Soluble Glycoprotein 130 Predicts Fatal Outcomes in Chronic Heart Failure: Analysis From the Controlled Rosuvastatin Multinational Trial in Heart Failure (CORONA)

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Glycoprotein 130 (gp130) is the common signal-transducing receptor subunit of the interleukin-6 (IL-6) family, which may be involved in the progression of heart failure (HF). We hypothesized that soluble gp130 would provide prognostic information beyond that of IL-6 in a population with HF from the Controlled Rosuvastatin Multinational Trial in Heart Failure (CORONA).

Methods and Results—

The associations of soluble gp130 and IL-6 with morbidity, mortality, and mode of death were assessed by immunoassays in a subset of 1452 patients enrolled in the CORONA trial, which included patients with HF, aged ≥60 years, in New York Heart Association classes II to IV, who had ischemic heart disease and a reduced left ventricular ejection fraction. In multivariable analyses, including C-reactive protein, IL-6, troponin T, and N-terminal pro-B-type natriuretic peptide, elevated soluble gp130 (fifth quintile versus all lower quintiles) was associated with all-cause mortality (hazard ratio, 1.47 [1.11–1.93]; P=0.006), cardiovascular mortality (hazard ratio, 1.38 [1.01–1.87]; P=0.042), and death from worsening HF (hazard ratio, 1.85 [1.09–3.14]; P=0.002), but not with the primary end point (composite of death from cardiovascular causes, nonfatal myocardial infarction, and nonfatal stroke; hazard ratio, 1.12 [0.84–1.50]; P=0.44). Plasma IL-6 was not associated with outcomes in multivariable analyses.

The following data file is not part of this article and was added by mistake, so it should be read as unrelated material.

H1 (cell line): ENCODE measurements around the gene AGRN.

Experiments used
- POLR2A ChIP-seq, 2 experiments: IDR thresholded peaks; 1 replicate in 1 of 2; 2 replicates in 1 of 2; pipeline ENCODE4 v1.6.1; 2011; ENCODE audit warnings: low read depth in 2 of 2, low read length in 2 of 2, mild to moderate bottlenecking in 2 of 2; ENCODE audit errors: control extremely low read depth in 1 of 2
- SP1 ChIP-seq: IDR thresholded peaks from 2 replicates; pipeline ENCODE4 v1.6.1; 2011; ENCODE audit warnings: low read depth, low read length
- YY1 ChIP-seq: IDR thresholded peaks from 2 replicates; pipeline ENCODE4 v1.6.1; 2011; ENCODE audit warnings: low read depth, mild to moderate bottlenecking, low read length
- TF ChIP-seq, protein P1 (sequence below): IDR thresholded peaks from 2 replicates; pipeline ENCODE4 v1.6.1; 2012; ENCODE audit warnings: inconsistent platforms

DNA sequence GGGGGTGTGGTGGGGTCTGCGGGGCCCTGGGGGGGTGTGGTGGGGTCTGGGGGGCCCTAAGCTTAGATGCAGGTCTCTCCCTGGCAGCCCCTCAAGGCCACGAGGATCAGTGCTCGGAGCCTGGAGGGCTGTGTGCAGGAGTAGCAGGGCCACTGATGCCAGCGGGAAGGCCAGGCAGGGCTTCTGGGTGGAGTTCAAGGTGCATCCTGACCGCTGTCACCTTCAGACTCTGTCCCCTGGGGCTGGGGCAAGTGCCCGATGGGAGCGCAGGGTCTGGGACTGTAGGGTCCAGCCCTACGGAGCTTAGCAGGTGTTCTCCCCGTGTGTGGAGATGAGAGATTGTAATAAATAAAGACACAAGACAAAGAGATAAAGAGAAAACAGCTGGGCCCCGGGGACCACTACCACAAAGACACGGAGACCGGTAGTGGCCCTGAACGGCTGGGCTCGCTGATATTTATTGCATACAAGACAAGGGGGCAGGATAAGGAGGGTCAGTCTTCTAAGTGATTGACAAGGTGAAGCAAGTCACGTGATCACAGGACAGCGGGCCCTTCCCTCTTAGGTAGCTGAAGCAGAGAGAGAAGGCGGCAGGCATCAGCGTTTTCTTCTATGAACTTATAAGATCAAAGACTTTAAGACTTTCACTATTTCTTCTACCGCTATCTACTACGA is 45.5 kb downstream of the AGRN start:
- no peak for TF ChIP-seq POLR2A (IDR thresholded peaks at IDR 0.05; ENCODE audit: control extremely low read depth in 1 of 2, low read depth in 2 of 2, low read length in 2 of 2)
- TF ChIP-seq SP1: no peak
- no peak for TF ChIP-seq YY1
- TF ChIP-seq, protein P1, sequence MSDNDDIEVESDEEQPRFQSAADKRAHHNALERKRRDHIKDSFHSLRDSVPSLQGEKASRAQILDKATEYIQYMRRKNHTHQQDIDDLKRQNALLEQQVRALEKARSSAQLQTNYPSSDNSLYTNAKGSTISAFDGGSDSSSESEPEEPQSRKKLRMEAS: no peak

Marked elevations in soluble gp130 are associated with total and cardiovascular mortality, as well as deaths from worsening HF, in elderly patients with HF of ischemic cause

Clinical Trial Registration—

URL: Unique identifier: NCT00206310.

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